Terracotta Army was discovered in Shaanxi province, China.
The Terracotta Army is a collection of terracotta sculptures depicting the armies of Qin Shi Huang, the first Emperor of China. It is a form of funerary art buried with the emperor in 210–209 BCE with the purpose of protecting the emperor in his afterlife.
The figures, dating from approximately the late third century BCE, were discovered in 1974 by local farmers in Lintong County, outside Xi’an, Shaanxi, China. The figures vary in height according to their roles, with the tallest being the generals. The figures include warriors, chariots and horses. Estimates from 2007 were that the three pits containing the Terracotta Army held more than 8,000 soldiers, 130 chariots with 520 horses, and 150 cavalry horses, the majority of which remained buried in the pits near Qin Shi Huang’s mausoleum. Other terracotta non-military figures were found in other pits, including officials, acrobats, strongmen, and musicians.
The construction of the tomb was described by historian Sima Qian in his most noted work Shiji, written a century after the mausoleum’s completion. Work on the mausoleum began in 246 BCE soon after Emperor Qin ascended the throne, and the project eventually involved 700,000 workers. Geographer Li Daoyuan, writing six centuries after the First Emperor’s death, recorded in Shui Jing Zhu that Mount Li was a favoured location due to its auspicious geology, “famed for its jade mines, its northern side was rich in gold, and its southern side rich in beautiful jade; the First Emperor, covetous of its fine reputation, therefore chose to be buried there”. Sima Qian wrote that the First Emperor was buried with palaces, towers, officials, valuable artifacts and wondrous objects. According to this account, 100 flowing rivers were simulated using mercury, and above them the ceiling was decorated with heavenly bodies below which were the features of the land. Some translations of this passage refer to “models” or “imitations”; however, those words were not used in the original text, which makes no mention of the terracotta army. High levels of mercury were found in the soil of the tomb mound, giving credence to Sima Qian’s account. Later historical accounts suggested that the tomb had been looted by Xiang Yu, a contender for the throne after the death of the first emperor. However, there are indications that the tomb may not have been plundered.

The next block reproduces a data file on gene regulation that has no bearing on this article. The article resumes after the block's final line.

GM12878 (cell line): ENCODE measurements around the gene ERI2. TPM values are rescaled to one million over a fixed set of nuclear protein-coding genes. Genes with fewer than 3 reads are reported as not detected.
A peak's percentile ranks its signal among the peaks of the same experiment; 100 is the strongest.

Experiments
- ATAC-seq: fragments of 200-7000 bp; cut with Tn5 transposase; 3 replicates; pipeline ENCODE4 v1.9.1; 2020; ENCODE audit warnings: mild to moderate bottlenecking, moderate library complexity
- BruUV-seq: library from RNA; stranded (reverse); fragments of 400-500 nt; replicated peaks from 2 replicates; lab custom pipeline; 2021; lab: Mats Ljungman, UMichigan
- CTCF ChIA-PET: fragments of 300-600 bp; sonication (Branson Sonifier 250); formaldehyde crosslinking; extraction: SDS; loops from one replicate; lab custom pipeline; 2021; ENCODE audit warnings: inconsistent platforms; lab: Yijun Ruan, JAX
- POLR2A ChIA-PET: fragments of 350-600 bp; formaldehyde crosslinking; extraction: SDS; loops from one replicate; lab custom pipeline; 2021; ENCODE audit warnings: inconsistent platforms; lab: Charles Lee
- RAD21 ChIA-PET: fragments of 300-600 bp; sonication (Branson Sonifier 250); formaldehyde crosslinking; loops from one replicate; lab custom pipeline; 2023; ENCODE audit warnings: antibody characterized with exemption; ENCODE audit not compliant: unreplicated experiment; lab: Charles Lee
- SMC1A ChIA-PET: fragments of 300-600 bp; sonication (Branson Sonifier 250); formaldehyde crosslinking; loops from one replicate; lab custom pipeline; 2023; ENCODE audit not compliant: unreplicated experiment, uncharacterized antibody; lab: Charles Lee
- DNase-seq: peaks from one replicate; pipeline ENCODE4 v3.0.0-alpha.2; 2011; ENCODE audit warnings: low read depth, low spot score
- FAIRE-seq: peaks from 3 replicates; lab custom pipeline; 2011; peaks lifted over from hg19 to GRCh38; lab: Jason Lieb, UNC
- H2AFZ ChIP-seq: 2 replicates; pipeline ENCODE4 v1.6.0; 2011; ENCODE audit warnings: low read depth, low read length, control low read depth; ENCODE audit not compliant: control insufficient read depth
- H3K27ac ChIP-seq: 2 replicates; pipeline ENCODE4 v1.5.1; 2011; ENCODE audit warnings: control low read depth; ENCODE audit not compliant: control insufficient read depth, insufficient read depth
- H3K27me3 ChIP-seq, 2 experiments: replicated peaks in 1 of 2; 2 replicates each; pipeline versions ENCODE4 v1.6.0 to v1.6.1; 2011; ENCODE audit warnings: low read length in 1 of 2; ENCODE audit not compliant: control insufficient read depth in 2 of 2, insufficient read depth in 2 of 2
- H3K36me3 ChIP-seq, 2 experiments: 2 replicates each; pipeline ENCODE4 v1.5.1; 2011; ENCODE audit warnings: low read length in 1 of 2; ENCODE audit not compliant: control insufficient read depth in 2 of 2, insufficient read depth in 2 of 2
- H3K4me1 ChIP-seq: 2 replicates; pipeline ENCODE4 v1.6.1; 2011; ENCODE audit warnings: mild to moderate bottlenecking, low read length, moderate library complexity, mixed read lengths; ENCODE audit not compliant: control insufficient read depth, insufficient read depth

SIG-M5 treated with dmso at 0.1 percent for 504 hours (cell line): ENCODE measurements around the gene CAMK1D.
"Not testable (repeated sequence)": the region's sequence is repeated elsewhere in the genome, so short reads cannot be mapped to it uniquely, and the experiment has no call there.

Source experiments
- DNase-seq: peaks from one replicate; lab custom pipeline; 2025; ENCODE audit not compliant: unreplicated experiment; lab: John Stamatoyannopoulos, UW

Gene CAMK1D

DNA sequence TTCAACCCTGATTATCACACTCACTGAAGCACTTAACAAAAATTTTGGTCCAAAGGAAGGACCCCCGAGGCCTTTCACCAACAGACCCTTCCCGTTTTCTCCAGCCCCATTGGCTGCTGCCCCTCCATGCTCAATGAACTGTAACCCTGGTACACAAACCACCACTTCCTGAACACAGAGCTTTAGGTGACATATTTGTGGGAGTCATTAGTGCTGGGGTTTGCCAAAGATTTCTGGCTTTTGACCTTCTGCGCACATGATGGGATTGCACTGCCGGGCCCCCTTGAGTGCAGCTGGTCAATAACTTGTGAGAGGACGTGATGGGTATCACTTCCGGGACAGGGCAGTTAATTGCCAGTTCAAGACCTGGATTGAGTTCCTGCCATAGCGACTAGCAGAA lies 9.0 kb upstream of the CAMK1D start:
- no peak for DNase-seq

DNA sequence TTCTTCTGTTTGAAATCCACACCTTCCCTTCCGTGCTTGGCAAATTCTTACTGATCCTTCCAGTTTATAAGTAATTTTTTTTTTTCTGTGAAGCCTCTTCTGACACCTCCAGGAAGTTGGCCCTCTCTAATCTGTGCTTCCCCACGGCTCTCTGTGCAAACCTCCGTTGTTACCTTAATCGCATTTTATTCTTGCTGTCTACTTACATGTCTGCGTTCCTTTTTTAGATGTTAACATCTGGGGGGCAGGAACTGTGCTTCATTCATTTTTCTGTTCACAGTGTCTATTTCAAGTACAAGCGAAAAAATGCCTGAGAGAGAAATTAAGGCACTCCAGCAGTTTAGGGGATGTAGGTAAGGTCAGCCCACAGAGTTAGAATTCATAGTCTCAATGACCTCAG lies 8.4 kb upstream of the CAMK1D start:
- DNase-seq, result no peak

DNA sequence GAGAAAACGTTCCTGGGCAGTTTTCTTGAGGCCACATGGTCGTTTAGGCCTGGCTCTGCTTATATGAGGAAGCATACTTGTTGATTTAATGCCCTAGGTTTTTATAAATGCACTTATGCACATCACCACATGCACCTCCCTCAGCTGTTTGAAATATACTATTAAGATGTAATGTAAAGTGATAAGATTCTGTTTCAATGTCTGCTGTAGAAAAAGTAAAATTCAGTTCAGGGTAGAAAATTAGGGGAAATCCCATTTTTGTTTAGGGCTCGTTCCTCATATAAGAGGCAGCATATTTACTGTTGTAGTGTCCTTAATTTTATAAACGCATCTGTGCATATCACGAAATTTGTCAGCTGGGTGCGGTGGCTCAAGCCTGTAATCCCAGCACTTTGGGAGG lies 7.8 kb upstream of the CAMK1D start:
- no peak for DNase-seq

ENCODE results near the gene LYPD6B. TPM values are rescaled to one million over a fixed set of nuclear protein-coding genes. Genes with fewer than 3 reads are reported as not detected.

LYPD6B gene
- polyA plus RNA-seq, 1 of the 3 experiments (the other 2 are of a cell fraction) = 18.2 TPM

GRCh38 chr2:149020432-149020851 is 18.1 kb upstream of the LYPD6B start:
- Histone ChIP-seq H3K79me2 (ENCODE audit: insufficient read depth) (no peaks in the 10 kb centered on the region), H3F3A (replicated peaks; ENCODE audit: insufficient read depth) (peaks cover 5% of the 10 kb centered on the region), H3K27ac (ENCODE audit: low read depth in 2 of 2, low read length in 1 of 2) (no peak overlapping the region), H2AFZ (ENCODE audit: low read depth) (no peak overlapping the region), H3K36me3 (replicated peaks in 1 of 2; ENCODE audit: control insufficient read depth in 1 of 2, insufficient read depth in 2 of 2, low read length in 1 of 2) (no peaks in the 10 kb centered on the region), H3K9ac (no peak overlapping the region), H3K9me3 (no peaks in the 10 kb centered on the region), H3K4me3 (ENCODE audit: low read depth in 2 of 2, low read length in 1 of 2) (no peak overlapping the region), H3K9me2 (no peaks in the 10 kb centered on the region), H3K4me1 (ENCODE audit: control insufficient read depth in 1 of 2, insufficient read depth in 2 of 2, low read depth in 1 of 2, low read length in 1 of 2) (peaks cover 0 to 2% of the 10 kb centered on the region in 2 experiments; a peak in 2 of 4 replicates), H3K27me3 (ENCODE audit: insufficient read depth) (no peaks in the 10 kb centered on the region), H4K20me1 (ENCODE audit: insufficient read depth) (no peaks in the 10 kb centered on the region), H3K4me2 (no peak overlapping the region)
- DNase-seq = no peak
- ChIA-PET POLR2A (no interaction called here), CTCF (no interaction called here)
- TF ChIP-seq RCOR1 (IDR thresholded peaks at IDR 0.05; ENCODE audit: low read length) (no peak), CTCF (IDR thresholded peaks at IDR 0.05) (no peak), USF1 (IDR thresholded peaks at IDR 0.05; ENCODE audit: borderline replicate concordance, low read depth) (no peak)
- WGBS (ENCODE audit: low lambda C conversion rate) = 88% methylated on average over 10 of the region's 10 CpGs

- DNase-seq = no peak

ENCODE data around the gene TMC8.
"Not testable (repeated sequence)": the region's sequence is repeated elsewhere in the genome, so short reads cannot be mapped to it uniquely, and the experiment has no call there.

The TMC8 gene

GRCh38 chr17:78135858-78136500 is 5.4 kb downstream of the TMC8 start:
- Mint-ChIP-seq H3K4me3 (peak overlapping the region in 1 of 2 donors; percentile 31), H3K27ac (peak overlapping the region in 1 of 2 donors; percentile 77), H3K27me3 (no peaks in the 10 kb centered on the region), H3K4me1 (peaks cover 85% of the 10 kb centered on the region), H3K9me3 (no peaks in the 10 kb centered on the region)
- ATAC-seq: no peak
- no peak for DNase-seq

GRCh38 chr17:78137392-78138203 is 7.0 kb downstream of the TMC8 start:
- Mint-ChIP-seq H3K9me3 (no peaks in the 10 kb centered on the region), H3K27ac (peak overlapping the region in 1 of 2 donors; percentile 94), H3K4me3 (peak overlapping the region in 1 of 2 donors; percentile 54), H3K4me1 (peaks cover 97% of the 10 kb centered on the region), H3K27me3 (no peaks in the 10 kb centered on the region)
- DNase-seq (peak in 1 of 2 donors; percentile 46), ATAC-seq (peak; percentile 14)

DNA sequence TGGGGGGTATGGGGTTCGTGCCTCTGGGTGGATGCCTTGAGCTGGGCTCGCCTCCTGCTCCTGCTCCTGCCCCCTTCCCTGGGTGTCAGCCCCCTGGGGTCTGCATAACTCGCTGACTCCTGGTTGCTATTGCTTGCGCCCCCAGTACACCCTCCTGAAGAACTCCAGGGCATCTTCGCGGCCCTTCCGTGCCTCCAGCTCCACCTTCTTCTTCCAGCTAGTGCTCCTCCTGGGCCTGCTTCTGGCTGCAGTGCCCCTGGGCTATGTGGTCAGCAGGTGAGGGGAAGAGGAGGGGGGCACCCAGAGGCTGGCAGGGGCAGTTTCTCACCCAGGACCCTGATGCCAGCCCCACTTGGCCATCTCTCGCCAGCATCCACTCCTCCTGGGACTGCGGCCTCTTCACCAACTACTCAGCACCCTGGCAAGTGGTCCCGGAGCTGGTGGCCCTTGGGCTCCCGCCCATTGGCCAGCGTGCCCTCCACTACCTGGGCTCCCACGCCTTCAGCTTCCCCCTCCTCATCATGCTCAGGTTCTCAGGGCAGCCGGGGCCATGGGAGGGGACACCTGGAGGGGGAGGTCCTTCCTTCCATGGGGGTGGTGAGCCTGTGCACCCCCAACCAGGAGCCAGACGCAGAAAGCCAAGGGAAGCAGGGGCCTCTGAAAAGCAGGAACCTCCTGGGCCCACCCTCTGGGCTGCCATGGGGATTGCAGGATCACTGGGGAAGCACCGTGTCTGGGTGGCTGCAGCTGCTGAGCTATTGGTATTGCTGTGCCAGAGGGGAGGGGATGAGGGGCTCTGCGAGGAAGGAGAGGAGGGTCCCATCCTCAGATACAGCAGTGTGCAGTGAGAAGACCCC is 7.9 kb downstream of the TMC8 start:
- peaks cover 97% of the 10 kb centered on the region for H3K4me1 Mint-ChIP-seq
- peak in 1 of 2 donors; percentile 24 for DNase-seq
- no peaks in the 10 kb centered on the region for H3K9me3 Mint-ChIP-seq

The Terracotta Army was discovered on 29 March 1974 by farmers digging a water well approximately 1.5 kilometres east of the Qin Emperor’s tomb mound at Mount Li, a region riddled with underground springs and watercourses. For centuries, occasional reports mentioned pieces of terracotta figures and fragments of the Qin necropolis – roofing tiles, bricks and chunks of masonry. This discovery prompted Chinese archaeologists, including Zhao Kangmin, to investigate, revealing the largest pottery figurine group ever found. A museum complex has since been constructed over the area, the largest pit being enclosed by a roofed structure.